What Are Advance Premium Tax Credits?
Advance premium tax credits (APTC) can help lower the cost of your monthly premium. Whether or not you qualify depends on your household size and household income.
When you apply for coverage through Healthcare.govHealthcare.gov, you will find out instantly if you qualify for this credit or not. You can also quickly check if you might qualify on their website without an application.
For example, this comparison shows an estimated cost for a Silver plan for a hypothetical 55-year-old woman in Arizona with low income ($22,000) who qualifies for the APTC:
The government may pay your tax credit directly to the insurance company, lowering the cost of the monthly premium that you pay out of pocket. Or you may choose to pay the full premium amount and get a refund at the end of the year.
What If I Have Low Income?
When you apply for coverage, you will also find out if you qualify for:
- CHIP (the Children’s Health Insurance Program)
Both provide free or low-cost health coverage for some people, including low-income adults, children, pregnant women, seniors and people with disabilities. Medicaid provides insurance to more than 70 million Americans.
These programs may be known by different names in each state.
You may still qualify for your state’s program even if you don’t qualify for Medicaid based on income. You should apply, especially if you have children, are pregnant, or have a disability. You can enroll for Medicaid any time of year. Medicaid and CHIP have no open enrollment periods.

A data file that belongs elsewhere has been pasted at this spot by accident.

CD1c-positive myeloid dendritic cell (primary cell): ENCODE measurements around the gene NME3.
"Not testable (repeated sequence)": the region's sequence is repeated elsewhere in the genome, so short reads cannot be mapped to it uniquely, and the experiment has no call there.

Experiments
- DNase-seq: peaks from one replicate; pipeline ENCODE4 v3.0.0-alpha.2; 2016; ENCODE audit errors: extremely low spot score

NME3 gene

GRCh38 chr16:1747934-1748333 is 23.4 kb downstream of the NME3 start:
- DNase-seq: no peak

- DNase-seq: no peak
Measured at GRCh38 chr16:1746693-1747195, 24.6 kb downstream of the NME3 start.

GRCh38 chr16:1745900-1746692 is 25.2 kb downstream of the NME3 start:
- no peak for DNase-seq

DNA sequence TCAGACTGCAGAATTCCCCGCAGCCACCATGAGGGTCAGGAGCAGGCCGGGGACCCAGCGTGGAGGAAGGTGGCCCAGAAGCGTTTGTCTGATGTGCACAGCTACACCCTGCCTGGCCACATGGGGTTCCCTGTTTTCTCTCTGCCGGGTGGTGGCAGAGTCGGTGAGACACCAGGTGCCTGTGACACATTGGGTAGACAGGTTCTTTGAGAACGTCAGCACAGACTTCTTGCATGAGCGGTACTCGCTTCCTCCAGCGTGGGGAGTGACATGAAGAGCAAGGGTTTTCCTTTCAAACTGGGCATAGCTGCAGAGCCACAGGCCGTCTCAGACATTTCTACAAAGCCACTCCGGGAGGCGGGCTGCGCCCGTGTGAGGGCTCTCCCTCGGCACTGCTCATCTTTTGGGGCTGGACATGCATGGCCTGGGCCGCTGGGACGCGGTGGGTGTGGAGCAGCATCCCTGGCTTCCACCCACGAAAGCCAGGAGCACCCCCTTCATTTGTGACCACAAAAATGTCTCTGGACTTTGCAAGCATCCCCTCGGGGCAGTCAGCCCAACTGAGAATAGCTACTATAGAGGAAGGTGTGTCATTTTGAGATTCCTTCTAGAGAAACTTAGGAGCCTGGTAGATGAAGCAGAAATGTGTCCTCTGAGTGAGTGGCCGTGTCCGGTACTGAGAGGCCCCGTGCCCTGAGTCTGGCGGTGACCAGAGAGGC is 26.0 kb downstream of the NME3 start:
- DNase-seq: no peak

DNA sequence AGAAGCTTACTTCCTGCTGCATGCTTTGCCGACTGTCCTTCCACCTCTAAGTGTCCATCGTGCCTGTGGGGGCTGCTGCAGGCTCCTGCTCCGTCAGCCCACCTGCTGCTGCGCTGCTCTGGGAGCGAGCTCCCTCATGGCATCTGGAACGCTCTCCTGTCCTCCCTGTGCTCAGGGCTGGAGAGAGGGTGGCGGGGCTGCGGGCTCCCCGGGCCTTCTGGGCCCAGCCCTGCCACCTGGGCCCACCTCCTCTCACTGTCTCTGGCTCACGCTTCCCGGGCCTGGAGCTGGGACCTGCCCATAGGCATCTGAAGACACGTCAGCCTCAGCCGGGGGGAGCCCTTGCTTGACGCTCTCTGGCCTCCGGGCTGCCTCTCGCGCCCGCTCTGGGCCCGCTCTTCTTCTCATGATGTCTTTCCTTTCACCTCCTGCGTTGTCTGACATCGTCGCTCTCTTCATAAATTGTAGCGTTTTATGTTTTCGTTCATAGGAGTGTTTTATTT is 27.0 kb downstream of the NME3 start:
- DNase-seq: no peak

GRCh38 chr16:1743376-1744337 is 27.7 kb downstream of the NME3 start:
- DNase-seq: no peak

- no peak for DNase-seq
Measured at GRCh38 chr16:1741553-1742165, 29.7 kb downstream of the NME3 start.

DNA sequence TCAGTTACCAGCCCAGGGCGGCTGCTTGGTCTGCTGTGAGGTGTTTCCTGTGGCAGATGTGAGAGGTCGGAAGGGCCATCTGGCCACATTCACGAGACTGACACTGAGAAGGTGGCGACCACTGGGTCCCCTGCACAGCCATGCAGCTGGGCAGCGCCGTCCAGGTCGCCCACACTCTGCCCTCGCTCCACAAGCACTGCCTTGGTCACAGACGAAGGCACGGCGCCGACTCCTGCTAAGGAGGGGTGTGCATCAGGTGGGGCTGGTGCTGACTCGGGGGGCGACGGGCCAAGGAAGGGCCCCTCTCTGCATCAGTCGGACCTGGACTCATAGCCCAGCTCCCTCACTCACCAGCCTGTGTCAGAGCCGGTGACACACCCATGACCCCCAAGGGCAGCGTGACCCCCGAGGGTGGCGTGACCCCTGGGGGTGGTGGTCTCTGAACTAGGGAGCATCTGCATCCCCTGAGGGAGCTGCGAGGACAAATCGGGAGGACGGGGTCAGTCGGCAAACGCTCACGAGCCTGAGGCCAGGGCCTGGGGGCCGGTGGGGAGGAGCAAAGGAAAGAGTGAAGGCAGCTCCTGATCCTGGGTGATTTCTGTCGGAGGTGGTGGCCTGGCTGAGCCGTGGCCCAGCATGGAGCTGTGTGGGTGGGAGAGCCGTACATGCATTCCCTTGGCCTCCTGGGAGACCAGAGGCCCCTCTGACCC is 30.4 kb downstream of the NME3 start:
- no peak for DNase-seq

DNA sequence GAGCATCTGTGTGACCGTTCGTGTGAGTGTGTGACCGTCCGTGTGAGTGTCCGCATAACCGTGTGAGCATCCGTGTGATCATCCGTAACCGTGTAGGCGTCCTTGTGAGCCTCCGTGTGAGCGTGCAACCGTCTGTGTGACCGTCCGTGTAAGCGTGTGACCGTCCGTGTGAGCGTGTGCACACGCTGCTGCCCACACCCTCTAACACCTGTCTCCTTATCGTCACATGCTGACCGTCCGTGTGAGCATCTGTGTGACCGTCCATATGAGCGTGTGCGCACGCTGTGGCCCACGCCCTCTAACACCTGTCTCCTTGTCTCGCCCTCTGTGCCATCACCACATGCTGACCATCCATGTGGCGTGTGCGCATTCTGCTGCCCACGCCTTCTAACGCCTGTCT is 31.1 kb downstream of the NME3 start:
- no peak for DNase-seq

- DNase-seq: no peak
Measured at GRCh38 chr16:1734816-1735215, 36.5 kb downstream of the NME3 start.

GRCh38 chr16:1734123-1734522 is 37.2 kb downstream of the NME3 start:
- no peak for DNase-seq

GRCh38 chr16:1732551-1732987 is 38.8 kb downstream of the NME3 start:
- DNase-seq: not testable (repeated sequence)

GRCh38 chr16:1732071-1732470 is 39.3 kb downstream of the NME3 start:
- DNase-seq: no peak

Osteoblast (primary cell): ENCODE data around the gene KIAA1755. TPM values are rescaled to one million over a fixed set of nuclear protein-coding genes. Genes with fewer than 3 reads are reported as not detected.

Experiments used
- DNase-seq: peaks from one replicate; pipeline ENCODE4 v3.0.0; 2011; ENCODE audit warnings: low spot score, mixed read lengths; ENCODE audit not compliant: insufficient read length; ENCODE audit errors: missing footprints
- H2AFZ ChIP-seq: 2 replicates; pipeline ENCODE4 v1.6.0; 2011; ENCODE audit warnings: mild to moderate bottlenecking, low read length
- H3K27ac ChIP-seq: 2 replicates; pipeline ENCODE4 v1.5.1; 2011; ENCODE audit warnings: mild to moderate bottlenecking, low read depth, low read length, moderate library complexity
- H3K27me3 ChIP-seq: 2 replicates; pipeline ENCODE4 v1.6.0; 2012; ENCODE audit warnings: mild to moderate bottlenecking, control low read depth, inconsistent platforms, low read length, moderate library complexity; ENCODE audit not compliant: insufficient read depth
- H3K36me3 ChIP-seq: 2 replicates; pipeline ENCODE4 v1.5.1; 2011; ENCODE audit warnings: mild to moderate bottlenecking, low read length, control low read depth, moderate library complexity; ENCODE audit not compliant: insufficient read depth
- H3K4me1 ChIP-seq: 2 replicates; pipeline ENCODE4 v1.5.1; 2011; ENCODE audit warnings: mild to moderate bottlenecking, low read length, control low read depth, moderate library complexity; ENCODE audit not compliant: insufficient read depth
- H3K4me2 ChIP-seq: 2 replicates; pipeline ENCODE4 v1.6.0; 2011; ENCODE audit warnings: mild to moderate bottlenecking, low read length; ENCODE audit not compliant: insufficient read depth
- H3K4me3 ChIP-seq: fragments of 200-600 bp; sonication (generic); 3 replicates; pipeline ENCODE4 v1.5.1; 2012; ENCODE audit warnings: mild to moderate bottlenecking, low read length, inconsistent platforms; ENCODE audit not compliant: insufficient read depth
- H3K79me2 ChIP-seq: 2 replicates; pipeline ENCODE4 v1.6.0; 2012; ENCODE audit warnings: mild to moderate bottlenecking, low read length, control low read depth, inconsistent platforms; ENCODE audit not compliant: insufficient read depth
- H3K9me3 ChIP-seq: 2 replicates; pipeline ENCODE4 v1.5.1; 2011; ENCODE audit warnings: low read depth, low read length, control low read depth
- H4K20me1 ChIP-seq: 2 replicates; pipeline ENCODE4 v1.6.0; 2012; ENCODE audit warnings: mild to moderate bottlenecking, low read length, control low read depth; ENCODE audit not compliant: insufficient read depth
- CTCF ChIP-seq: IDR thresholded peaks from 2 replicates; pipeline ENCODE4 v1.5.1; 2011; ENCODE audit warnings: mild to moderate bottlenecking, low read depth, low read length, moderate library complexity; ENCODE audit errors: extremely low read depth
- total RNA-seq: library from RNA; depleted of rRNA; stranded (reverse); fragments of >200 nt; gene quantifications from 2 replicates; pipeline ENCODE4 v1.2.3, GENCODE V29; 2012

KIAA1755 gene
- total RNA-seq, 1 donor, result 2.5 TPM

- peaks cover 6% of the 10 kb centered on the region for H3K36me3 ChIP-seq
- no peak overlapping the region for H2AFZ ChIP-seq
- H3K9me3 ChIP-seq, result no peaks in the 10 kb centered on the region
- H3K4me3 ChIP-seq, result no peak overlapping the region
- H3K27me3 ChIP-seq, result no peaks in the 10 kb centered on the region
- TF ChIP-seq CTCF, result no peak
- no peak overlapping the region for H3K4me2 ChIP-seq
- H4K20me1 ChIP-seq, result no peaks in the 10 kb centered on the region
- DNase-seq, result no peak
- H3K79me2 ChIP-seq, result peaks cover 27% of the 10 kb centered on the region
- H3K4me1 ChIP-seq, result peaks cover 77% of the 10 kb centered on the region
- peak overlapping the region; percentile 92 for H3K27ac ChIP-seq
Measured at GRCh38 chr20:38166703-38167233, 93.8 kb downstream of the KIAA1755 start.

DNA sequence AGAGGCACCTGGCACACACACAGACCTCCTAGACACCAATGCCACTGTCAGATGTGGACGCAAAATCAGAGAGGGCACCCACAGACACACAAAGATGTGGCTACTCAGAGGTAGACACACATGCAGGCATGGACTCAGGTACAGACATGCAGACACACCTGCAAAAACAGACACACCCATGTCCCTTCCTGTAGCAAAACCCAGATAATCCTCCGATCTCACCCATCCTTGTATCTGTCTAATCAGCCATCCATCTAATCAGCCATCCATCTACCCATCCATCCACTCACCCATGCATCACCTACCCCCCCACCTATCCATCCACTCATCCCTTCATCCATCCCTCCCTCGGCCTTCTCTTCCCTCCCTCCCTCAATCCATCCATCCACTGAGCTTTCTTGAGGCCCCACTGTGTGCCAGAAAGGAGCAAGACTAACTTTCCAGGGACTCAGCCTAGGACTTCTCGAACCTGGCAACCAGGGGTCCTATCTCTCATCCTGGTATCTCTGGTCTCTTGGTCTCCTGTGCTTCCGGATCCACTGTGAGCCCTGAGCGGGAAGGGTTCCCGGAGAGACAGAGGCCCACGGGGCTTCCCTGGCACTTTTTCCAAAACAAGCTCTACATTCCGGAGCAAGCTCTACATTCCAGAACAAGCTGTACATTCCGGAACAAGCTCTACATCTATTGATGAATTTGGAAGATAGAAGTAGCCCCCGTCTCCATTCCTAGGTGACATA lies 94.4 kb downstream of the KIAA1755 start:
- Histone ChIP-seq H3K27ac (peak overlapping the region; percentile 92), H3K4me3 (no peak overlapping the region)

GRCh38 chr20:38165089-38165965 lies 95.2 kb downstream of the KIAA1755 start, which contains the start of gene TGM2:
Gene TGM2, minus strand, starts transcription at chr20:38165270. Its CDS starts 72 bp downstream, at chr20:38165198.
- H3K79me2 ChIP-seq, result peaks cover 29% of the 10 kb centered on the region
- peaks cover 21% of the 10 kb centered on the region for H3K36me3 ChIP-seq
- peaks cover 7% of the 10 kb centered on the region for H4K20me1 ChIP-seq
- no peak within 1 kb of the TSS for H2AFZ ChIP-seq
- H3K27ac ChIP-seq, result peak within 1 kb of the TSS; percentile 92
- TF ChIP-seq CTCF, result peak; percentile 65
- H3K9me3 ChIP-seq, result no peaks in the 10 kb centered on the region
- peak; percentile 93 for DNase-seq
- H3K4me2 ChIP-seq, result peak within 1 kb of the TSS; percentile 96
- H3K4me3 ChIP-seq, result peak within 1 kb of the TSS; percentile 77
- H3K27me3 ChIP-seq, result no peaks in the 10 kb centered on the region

I Have Insurance Through My Job. Should I Look at the Marketplace?
You can, but the Marketplace is intended for people without health insurance. Since the ACA was passed, job-based health insurance must meet certain standards. You will pay full price for a Marketplace plan unless your coverage through work does not meet those standards.
Should I Buy “Catastrophic” Coverage, Short-Term Insurance or Hospital-Only Coverage?
The Catastrophic health plans may look like health insurance, but they do not meet the minimum standard for ACA plans or job-based health plans. For instance, they will not include prescription medicine or preventative care, both of which are important for people with asthma and allergies.
These health plans are available for:
- People under the age of 30
- People 30 years or older with a hardship exemption or affordability exemption
Will I Pay a Penalty If I Don't Buy Health Insurance?
As of 2019, you no longer have to pay a tax penalty if you are uninsured. But you might still be subject to a state tax penalty.
How Can I Get More Help While Applying?
Enter your zip code or city and state and get connected to someone who can help you locally.
Where Can I Learn More?
AAFA’s advocacy resources has more details about health care coverage and insurance issues, including Medicaid, Medicare and CHIP.
MyHealthPlan offers information about how insurance works.
Updated November 2022